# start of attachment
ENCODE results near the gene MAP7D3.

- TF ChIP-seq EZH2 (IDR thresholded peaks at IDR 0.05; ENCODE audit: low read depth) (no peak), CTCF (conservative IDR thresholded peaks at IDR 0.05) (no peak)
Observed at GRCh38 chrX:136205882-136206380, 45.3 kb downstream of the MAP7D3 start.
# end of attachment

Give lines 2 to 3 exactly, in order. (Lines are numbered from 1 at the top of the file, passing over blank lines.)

- TF ChIP-seq EZH2 (IDR thresholded peaks at IDR 0.05; ENCODE audit: low read depth) (no peak), CTCF (conservative IDR thresholded peaks at IDR 0.05) (no peak)
Observed at GRCh38 chrX:136205882-136206380, 45.3 kb downstream of the MAP7D3 start.